Entertainment

Strip Reset: COVID-19 is definitely challenging, but does the crisis present opportunities for a Vegas makeover?

Las Vegas soared until recent years, but we’ve reached the tipping point, where it’s necessary for the Strip to redefine itself again. Las Vegas is like no other place in the world. It’s the entertainment and sports capital of the world. It has the most amazing resorts. It just needs to remember our industry’s roots, redeliver on customer service, and provide value.

Covid-19 has devastated the industry and the greater Las Vegas economy. With the resulting industry shutdown, the city must take the opportunity to develop a strategy to reopen, reinvigorate and recapture its guests.

For the first time in well over a decade, both Caesars Entertainment and MGM Resorts, which between them operate 18 Las Vegas Strip resorts, have new leadership teams. These teams are comprised of seasoned casino industry professionals—not outsiders from professions other than hospitality—who have the ability to make these changes.

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10 Trends – ROI from the IRs

With competition increasing in casino markets across the world, many of the more astute casino operators are expanding and/or repositioning their facilities to differentiate themselves from their competition to better meet the needs of their customers. These operators have realized that they must create compelling environments and engaging experiences to fully penetrate their marketplaces and improve property performance.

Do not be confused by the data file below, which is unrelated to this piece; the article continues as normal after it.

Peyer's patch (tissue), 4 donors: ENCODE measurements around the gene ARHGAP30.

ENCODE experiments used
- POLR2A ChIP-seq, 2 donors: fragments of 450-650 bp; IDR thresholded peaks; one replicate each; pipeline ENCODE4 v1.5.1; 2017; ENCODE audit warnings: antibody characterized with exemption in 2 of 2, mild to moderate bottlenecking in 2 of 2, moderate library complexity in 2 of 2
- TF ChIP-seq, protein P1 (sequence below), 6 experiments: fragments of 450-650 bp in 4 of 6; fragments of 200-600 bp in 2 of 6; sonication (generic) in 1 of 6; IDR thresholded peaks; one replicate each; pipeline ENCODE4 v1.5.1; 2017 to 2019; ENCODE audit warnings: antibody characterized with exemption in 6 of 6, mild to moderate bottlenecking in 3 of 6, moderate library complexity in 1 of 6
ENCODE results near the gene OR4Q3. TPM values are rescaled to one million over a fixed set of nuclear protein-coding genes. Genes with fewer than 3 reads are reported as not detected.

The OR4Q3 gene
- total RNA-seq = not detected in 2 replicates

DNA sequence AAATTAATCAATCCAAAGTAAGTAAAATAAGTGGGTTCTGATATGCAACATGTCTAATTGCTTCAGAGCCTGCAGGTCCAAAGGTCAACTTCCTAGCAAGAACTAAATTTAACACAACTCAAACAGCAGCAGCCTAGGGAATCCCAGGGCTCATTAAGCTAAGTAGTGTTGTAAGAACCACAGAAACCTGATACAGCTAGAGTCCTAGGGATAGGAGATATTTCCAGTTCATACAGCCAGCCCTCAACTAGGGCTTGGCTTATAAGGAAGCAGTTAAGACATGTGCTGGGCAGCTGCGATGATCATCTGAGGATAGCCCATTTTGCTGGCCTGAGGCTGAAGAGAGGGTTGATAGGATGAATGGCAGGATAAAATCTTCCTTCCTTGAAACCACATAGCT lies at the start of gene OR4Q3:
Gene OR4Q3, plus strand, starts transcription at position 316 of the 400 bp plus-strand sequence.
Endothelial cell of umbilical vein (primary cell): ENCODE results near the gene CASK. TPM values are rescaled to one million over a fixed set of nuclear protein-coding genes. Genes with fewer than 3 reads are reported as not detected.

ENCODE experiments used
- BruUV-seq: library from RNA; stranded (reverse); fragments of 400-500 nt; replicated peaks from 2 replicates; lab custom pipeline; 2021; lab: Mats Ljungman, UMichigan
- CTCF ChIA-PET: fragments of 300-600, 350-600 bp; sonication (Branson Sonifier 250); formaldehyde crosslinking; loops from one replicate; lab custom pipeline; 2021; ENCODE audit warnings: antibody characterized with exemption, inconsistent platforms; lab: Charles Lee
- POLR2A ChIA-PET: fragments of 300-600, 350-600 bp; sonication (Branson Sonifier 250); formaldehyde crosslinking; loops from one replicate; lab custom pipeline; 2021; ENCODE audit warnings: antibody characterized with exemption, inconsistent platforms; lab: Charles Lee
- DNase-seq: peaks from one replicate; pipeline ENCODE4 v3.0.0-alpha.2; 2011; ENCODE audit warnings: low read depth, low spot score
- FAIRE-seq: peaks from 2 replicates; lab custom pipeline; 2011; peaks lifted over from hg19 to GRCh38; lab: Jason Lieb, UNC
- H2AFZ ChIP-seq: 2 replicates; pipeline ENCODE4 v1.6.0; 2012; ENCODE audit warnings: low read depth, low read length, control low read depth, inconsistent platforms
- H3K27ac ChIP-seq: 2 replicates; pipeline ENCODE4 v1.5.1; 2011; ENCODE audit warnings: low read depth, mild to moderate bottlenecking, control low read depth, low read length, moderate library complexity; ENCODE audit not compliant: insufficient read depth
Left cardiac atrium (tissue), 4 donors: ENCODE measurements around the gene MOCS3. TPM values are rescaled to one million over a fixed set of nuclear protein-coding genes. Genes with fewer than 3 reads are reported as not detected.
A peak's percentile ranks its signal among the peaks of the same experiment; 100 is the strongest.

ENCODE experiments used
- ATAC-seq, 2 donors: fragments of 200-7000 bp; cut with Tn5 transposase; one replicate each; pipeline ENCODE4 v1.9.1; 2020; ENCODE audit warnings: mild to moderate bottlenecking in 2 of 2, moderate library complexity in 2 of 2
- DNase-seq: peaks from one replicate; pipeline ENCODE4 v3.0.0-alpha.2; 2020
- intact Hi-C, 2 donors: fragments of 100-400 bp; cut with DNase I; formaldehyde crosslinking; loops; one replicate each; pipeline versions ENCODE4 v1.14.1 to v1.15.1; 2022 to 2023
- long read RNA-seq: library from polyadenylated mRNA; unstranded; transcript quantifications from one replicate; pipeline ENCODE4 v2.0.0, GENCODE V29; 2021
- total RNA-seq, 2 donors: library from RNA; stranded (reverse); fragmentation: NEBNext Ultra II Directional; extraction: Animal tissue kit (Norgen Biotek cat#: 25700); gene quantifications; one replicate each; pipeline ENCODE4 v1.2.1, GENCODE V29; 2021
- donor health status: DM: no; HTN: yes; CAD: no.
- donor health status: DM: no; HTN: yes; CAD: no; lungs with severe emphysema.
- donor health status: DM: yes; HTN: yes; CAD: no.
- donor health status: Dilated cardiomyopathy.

Globally, casino operators have utilized the phrase “integrated resort” as a catalyst to redefine the casino experience. This strategy is not new, as it has been employed in markets like Las Vegas, Singapore and Macau. However, recent developments in these markets have truly reimagined the concept.

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Pampering, Purchasing, and Partying: More opportunity for increased revenue

Providing customers with experiences that exceed their expectations significantly improves the operator’s ability to attract and retain customers.

These experiences can be created in a casino resort environment in spa, retail, nightlife and entertainment in both destination and regional gaming markets. Customers who provide feedback
tend to be inclined to offer both positive and constructive feedback that focuses much on their non-gaming experiences.

Incorporating non-gaming amenities as a complement to the gaming experience provides customers a more complete and hospitality-driven visit. These concepts are not new. Carefully planned and well-executed non-gaming amenities provide operators with significant opportunities to increase revenue, profit, and ultimately, customer loyalty.

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Casinos and the City – A White Paper

Casinos and the places where they can be found have increased dramatically over the last twenty five years. Where at one time there were only a few places on the planet where one could go to participate in legal gambling activities, today casinos are a fairly common enterprise. In the United States alone, there are over 900 commercial and Indian gaming establishments. Casinos can be found not only in North America but also throughout Europe, Central and South America, Oceana and Asia.